Pork or Stimulus?
Tuesday, March 07, 2006 :::
The public release of the Thomas Jefferson Institute's analysis of the competing transportation plans has gotten me thinking. Michael Thompson, the Institute's president, is quoted saying he was surprised by the findings, and that, at a press conference he:
...was adamant that the think tank wasn't taking sides -- just crunching numbers. All three can find something in the document to hang their hats on.
"All three of these plans are better than if you did nothing," he said.
The findings show that each plan increases income, creates jobs, etc., etc. This is not entirely surprising, from a Keynesian standpoint, as the government will be pumping money into infrastructure and that almost always has a multiplier effect on the larger economy. Though it is interesting that the Institute discovers that the Governor's plan and the Senate plan would create more public sector jobs than the House plan. That's odd.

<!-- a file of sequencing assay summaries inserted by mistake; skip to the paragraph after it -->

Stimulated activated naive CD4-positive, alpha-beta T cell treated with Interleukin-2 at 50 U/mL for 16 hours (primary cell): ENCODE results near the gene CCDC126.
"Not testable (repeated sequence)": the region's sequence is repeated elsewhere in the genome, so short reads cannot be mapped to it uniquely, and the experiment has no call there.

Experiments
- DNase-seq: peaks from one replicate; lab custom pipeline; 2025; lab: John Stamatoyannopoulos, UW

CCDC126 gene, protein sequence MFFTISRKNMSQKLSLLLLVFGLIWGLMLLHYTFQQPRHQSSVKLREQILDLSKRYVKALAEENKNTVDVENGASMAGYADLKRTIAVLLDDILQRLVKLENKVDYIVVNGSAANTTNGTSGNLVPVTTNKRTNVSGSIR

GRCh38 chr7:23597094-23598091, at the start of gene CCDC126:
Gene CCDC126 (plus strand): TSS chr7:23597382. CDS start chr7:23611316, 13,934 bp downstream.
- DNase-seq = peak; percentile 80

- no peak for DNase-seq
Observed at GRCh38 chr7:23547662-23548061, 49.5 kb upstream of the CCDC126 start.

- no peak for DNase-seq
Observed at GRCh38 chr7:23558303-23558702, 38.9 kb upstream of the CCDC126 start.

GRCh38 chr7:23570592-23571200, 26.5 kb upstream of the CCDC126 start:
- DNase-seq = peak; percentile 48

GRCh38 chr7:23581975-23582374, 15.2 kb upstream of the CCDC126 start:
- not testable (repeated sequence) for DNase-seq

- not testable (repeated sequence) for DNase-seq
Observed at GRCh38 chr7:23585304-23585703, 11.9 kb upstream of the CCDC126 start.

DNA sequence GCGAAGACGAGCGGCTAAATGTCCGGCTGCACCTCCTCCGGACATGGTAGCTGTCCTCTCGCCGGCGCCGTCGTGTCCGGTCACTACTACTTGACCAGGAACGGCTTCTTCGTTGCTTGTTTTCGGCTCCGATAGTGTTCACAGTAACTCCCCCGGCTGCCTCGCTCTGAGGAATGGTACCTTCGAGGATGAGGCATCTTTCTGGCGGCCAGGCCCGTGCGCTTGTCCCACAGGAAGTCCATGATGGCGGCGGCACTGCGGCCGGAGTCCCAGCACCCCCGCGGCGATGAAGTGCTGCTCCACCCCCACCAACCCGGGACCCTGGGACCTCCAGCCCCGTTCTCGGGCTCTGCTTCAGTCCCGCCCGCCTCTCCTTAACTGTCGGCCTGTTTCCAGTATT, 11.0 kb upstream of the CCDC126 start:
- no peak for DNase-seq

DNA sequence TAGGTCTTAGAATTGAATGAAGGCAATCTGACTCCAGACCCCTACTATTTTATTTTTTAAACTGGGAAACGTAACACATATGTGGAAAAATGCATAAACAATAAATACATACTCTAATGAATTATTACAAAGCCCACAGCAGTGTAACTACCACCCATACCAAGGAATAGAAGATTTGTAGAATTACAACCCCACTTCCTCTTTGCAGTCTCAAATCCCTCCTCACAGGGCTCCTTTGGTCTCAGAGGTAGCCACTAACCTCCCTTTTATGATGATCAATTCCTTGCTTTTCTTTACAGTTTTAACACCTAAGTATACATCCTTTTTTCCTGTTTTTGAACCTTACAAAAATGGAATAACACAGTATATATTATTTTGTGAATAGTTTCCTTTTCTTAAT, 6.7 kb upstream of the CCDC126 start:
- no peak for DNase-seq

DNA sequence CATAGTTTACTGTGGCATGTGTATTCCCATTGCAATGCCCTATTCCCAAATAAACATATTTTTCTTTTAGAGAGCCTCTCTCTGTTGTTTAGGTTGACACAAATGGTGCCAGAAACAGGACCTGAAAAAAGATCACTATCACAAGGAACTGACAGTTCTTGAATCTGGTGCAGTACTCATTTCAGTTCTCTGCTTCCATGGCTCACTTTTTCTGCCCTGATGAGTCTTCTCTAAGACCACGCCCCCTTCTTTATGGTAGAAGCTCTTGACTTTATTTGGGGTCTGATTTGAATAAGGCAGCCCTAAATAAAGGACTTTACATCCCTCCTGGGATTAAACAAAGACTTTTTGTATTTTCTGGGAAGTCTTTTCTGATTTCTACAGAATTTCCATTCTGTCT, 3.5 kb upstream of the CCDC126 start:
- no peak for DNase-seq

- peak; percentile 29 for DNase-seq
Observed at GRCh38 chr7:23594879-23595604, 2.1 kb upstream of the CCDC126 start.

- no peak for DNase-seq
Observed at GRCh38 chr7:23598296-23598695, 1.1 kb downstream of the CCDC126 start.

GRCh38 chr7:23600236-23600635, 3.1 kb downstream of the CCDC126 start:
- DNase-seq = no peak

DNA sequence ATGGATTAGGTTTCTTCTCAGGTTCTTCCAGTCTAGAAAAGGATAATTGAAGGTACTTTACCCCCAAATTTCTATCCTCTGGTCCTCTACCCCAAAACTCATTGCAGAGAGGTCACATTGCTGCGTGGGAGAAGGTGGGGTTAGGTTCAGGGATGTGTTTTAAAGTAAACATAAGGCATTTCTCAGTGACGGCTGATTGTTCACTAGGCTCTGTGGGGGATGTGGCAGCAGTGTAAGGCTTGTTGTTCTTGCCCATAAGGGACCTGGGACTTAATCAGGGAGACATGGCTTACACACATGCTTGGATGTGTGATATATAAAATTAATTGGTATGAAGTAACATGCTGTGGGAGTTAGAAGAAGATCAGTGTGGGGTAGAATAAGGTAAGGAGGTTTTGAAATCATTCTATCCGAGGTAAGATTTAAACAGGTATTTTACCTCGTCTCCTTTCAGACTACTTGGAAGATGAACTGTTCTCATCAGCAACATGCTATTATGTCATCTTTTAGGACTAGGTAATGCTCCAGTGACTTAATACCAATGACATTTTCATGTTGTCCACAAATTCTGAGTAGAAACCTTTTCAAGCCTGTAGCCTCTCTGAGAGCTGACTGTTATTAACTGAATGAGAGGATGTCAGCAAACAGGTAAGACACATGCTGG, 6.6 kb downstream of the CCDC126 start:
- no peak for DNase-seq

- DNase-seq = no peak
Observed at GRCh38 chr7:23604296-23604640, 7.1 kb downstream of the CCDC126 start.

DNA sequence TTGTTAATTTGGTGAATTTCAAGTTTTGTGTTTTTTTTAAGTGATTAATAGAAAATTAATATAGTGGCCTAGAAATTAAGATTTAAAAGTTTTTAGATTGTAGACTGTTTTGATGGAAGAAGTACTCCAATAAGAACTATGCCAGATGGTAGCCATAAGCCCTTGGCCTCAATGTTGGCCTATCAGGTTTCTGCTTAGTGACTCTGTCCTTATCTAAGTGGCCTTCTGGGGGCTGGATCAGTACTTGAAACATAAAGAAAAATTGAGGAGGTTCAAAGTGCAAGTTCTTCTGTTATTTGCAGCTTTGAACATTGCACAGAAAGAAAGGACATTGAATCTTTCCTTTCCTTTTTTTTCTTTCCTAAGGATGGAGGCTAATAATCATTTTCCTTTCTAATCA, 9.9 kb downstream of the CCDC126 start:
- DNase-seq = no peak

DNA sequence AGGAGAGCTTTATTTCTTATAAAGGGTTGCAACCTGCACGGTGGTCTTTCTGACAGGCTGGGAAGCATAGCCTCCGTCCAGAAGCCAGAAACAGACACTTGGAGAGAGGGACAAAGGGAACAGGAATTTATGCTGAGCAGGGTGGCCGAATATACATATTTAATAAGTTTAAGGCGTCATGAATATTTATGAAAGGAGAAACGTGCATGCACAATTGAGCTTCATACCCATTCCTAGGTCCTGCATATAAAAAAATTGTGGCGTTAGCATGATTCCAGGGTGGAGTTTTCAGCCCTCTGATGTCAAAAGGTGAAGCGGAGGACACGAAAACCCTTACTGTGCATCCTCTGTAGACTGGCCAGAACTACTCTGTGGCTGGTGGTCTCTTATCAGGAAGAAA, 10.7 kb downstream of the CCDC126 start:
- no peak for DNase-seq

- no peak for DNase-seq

They provide an extensive, sigma-filled, mathematical model for their conclusions here.
I no longer have the command of economic jargon to determine the fitness of this model, or its predictive powers. I do recall, though, that modeling real world responses based on hypothetical inputs is a less than accurate exercise. Nevertheless, I leave it to others who remain currert in the field to judge this particular analysis.
Of course, one of the problems such modeling can create is exactly that which has occured: every side can claim their's is the best solution. Over at BR, Jim Bowden has this look at the numbers and the model. He is less than impressed by either. Meanwhile, Jim Bacon wonders if the Senate's plan isn't just a gussied-up pork bill.
Maybe it is, maybe it isn't. But what Mr. Thompson has done is handed all sides plenty of wonkish ammunition to argue the benefits of their proposals.
::: posted by Norman Leahy at 3/07/2006